Overgrazing by livestock has caused major changes in the productivity and composition of rangeland vegetation in India. The main problem stems from the fact that the carrying capacity of rangelands is low as a result of low vegetation cover, and is decreasing with range degradation. This has an impact on land degradation which affects the rangeland hydrology. Thus the aim of this study was to determine the physio-hydrological responses of soil to different intensities of livestock grazing and land management by comparing the effect of uncontrolled grazed land and fenced off (ungrazed) land. There is a need to understand the hydrology of rangeland so as to propose ways of improving carrying capacity of rangeland. The study site had two different treatments: fenced off to prevent grazing, and uncontrolled grazed treatments. Plant biomass was measured at the end of the season. The results showed that there is a significant difference in infiltration rate and soil moisture among the two treatments. Infiltration rates were substantially greater in summer than in winter. On day 1 the steady infiltration rate in summer was twice the winter rate. The infiltration rate in summer on day 2, which is a better measure of the steady rate, was 2.5 times the winter rate. The differences between seasons were statistically very significant (p < 0.001). The effect of treatments on soil moisture was proportional to the effect of vegetation, as well as the effect of soil type on soil moisture, thus vegetation production depends on soil moisture.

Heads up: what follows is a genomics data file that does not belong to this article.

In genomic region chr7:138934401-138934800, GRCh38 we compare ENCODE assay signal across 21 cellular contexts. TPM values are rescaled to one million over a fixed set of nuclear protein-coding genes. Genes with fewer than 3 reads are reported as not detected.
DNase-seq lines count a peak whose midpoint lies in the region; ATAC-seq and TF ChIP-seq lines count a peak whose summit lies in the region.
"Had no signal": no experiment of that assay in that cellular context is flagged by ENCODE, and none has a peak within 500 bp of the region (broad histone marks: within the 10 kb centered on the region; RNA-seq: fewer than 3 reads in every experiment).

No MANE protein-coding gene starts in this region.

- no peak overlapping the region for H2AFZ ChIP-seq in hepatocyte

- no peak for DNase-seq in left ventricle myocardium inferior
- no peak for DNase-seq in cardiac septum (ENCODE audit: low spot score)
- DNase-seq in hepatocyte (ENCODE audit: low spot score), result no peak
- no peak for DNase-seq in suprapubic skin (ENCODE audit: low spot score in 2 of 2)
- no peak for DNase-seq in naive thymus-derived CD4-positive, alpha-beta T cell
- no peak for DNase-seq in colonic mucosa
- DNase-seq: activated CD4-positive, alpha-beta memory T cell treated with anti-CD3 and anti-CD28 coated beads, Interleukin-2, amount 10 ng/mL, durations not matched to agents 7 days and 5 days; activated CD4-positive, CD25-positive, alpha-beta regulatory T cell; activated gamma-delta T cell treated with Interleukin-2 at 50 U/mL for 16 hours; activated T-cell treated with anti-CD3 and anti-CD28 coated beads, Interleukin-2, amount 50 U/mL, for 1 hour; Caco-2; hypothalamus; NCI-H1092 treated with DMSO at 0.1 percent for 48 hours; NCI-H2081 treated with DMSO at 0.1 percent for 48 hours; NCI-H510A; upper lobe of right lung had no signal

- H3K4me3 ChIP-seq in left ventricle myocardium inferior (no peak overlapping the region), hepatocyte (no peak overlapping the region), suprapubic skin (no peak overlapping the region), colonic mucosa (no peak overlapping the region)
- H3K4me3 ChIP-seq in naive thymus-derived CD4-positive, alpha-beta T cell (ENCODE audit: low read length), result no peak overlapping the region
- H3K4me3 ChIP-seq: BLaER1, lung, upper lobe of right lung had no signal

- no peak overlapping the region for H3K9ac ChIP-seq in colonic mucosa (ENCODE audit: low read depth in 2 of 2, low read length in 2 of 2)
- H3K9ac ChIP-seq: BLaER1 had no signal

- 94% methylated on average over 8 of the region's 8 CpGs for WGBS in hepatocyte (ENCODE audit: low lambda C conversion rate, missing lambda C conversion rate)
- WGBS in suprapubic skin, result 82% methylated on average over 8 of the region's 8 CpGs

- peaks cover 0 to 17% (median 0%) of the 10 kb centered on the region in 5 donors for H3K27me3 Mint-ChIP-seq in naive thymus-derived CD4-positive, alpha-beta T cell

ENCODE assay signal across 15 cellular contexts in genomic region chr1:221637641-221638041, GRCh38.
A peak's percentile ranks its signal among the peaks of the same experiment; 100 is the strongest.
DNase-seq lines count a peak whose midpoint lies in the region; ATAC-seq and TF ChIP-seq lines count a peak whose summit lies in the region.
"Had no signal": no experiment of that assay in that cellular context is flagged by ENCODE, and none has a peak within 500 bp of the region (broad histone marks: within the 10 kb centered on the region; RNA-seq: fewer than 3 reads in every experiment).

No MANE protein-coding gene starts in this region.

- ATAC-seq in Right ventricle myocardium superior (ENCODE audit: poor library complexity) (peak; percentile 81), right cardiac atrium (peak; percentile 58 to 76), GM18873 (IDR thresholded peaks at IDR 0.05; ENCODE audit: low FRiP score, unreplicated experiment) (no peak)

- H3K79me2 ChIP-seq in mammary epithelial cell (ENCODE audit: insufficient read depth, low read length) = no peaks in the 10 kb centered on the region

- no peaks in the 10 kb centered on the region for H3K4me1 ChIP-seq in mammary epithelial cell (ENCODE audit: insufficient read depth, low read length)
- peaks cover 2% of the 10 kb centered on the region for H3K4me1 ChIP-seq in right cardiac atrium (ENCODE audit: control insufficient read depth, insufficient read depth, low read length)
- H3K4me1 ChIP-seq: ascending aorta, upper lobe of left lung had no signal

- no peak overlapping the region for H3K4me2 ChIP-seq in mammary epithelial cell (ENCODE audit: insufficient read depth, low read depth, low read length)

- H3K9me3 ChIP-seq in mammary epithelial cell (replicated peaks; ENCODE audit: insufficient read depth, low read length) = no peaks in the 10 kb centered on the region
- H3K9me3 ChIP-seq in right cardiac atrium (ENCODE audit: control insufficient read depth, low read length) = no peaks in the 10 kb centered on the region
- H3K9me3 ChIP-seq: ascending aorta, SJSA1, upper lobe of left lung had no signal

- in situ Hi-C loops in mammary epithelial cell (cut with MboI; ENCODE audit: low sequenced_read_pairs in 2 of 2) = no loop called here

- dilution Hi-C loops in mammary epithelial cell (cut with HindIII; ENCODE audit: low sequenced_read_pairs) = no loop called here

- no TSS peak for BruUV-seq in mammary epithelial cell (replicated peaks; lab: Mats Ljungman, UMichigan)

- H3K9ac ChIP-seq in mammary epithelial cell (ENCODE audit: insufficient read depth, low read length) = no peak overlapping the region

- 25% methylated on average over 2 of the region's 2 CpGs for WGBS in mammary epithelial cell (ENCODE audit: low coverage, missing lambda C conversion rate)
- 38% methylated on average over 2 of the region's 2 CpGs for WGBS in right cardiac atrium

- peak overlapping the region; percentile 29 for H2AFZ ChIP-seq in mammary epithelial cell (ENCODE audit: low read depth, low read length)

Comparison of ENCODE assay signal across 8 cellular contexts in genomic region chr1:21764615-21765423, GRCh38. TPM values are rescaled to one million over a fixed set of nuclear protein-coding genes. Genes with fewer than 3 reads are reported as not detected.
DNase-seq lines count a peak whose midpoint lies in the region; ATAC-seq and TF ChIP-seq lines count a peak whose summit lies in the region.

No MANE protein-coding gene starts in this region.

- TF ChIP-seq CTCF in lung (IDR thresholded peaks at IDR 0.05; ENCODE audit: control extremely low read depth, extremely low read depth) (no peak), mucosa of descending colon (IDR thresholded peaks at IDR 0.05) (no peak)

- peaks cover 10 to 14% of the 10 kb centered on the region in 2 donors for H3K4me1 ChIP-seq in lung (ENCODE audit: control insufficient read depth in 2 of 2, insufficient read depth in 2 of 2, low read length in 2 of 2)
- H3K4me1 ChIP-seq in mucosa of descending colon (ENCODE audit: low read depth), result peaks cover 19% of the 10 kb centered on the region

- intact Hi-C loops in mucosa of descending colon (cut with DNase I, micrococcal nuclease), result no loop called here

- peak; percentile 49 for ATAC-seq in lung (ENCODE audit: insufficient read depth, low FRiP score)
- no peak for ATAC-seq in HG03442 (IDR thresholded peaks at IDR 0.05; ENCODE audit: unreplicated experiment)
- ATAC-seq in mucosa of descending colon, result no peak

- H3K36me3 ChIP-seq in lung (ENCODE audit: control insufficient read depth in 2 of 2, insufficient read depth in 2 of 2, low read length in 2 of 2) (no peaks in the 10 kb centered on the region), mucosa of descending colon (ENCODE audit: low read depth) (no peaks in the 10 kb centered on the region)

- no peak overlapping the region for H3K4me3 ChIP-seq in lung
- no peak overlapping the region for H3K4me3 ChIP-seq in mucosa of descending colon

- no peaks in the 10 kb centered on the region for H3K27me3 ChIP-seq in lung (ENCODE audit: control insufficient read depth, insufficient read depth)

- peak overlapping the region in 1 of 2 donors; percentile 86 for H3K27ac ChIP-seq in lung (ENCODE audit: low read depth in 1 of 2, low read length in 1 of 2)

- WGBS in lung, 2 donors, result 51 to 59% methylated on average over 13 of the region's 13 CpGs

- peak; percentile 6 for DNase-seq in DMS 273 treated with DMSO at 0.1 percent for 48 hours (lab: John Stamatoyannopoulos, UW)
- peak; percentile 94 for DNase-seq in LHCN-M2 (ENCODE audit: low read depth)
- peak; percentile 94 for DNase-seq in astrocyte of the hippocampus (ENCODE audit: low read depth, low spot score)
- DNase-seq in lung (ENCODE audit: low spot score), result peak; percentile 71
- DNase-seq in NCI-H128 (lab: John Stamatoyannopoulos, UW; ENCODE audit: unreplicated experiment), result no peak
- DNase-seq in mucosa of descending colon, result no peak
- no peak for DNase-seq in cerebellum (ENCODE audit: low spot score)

Biomass, Infiltration, Livestock, Rangeland, Soil hydrology
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